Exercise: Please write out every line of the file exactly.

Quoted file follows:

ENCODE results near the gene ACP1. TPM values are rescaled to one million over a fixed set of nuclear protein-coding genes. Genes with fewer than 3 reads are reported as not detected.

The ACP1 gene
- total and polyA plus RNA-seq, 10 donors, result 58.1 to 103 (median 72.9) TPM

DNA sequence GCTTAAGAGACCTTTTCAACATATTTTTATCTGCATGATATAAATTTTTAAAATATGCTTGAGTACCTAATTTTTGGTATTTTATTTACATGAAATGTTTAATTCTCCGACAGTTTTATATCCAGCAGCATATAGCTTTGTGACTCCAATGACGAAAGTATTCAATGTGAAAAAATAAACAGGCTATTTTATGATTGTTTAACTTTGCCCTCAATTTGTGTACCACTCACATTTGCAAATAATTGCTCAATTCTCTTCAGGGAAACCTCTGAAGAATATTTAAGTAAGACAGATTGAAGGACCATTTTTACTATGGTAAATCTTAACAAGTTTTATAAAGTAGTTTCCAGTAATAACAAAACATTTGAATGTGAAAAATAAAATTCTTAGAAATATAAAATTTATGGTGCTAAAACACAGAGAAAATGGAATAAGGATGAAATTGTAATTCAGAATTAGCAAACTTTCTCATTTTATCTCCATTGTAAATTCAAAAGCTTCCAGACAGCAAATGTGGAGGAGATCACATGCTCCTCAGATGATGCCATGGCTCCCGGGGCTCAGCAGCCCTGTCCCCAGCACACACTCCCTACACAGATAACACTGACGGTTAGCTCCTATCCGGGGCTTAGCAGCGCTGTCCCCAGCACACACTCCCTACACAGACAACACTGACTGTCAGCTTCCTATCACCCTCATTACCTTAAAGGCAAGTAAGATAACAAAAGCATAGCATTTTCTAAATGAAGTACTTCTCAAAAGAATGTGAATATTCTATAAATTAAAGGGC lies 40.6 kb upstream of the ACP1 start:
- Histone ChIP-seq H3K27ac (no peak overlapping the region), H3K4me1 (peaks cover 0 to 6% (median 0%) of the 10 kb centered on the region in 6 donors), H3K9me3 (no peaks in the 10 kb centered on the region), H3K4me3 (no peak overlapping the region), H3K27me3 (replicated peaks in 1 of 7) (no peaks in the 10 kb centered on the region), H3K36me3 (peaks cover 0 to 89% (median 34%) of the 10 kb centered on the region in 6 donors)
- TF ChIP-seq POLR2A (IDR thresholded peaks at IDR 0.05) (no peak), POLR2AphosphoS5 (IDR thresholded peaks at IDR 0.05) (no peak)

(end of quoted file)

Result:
ENCODE results near the gene ACP1. TPM values are rescaled to one million over a fixed set of nuclear protein-coding genes. Genes with fewer than 3 reads are reported as not detected.

The ACP1 gene
- total and polyA plus RNA-seq, 10 donors, result 58.1 to 103 (median 72.9) TPM

DNA sequence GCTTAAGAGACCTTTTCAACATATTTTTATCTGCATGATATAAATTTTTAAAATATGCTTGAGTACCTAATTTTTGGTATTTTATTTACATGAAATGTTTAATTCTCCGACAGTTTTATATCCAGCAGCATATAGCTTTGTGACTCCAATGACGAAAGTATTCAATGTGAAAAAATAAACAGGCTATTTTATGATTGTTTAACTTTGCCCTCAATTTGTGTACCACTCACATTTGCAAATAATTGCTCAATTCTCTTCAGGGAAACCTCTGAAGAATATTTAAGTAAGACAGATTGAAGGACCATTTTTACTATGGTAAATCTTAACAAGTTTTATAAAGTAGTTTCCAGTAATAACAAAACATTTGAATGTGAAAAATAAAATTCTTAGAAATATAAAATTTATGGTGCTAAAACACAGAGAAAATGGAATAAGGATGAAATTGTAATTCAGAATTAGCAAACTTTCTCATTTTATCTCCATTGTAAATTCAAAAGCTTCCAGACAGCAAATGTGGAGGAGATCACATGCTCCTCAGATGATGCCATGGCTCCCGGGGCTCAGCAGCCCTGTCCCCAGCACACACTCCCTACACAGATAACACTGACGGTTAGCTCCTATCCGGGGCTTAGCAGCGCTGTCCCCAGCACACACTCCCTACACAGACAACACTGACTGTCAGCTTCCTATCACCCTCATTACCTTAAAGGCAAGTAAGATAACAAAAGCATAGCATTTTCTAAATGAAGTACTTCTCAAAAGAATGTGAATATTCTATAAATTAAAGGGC lies 40.6 kb upstream of the ACP1 start:
- Histone ChIP-seq H3K27ac (no peak overlapping the region), H3K4me1 (peaks cover 0 to 6% (median 0%) of the 10 kb centered on the region in 6 donors), H3K9me3 (no peaks in the 10 kb centered on the region), H3K4me3 (no peak overlapping the region), H3K27me3 (replicated peaks in 1 of 7) (no peaks in the 10 kb centered on the region), H3K36me3 (peaks cover 0 to 89% (median 34%) of the 10 kb centered on the region in 6 donors)
- TF ChIP-seq POLR2A (IDR thresholded peaks at IDR 0.05) (no peak), POLR2AphosphoS5 (IDR thresholded peaks at IDR 0.05) (no peak)